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PNS Daily Newscast - October 19, 2920 


Trailing Biden in Nevada, Trump holds a jam-packed Carson City rally. And with COVID a major election issue, hospitals help patients register to vote.


2020Talks - October 19, 2020 


Litigation is ongoing on ballot receipt deadlines, witness signatures and drop boxes. And early voting starts in a dozen states this week.

Protecting the Indigenous Vote in Nevada

A 2013 ruling by the U.S. Supreme Court that gutted key provisions of the 1965 Voting Rights Act allowed new laws that make it more difficult to vote in Indian Country. (narf.org)
A 2013 ruling by the U.S. Supreme Court that gutted key provisions of the 1965 Voting Rights Act allowed new laws that make it more difficult to vote in Indian Country. (narf.org)
October 1, 2020

LAS VEGAS, Nev. -- This year's coronavirus pandemic has made it more difficult for many Americans to vote in the Nov. 3 election, but voting obstacles are not new for those living in Indian country.

Native American reservations have what's called non-standard mail service, which means they don't have mailboxes or receive residential mail delivery, and instead travel to a postal-provider office, sometimes a gas station or mini-mart.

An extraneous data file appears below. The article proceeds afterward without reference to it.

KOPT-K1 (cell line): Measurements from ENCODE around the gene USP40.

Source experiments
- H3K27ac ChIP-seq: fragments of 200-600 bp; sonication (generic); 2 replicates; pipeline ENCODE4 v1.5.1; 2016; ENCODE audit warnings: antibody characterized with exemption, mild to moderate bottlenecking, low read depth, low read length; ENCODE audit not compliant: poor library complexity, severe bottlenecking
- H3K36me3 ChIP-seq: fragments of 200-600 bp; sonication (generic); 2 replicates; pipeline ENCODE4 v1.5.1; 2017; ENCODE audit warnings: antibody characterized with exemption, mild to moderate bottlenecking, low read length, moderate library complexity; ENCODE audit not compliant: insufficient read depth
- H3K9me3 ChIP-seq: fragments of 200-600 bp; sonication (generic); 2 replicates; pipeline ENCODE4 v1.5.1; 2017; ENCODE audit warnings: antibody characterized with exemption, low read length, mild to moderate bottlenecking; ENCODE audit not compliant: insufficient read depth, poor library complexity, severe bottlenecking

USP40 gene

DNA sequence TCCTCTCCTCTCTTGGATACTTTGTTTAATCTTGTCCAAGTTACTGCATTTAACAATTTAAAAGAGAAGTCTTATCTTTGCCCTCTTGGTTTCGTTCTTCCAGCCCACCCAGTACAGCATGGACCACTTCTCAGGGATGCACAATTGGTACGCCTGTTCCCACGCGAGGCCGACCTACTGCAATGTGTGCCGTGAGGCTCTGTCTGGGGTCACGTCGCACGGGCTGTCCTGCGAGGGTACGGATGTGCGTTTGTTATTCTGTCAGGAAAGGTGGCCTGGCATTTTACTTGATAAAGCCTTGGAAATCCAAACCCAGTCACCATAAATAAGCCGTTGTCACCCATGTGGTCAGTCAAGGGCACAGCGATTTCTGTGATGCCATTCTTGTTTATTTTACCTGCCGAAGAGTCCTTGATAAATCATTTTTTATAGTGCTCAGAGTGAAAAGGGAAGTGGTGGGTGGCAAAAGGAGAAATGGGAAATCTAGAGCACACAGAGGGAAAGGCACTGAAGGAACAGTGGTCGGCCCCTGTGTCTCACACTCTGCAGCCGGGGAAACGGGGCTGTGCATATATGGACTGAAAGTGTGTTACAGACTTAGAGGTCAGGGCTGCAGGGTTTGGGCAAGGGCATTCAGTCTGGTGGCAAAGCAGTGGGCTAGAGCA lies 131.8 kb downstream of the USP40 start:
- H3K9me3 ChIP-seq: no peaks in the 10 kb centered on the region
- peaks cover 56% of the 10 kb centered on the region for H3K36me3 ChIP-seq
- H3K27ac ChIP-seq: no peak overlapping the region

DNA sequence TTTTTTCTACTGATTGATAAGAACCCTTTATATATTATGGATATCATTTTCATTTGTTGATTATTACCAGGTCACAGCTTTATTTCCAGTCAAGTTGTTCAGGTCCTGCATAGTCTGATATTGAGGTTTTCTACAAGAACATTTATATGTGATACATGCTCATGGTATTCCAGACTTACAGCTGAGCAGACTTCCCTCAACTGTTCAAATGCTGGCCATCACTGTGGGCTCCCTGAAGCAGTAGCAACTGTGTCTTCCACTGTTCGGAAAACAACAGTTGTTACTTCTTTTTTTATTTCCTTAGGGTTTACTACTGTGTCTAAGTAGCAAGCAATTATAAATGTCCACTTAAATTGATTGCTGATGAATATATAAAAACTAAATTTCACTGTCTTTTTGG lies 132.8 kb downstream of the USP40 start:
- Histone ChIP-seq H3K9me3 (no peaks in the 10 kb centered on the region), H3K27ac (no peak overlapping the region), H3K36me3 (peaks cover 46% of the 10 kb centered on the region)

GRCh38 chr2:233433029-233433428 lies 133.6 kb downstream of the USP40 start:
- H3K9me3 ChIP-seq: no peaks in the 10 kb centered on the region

Jacqueline De León, staff attorney for the Native American Rights Fund, said indigenous people live much farther from polling locations than non-Natives.

"It's much more difficult than the average American can conceive of, to vote in Indian country," De León explained. "Native Americans have a decrease in post office hours and they also have their ballots travel further."

De León added fewer transportation options, a lack of internet access and other socio-economic factors also play a role in whether indigenous people vote.

She said it's not uncommon for Native Americans to travel up to 200 miles to register to vote or reach their polling place.

In August, Nevada lawmakers expanded mail-in voter laws to address challenges posed by the COVID-19 pandemic.

Nevada Assembly Bill 4 would allow non-family members to safely return a ballot for one another in the upcoming election. It also provides mechanisms for tribes to request early on-reservation polling locations.

De León said prior to the vote-by-mail primary in June, more than 90% of the indigenous population voted in person.

"There's already a history here of unequal access and then the tribes in this last primary election, which moved all to vote by mail, ended up having a decrease in turnout," De León added.

More than 52,000 people identify as Native Americans in Nevada.

Earlier this month, a federal judge ruled Nevada can move forward with its new vote-by-mail law, after rejecting a lawsuit filed by President Donald Trump's re-election campaign to stop it.

Support for this reporting was provided by The Carnegie Corporation of New York.

Disclosure: Carnegie Corporation of New York contributes to our fund for reporting on Civic Engagement. If you would like to help support news in the public interest, click here.
Roz Brown, Public News Service - NV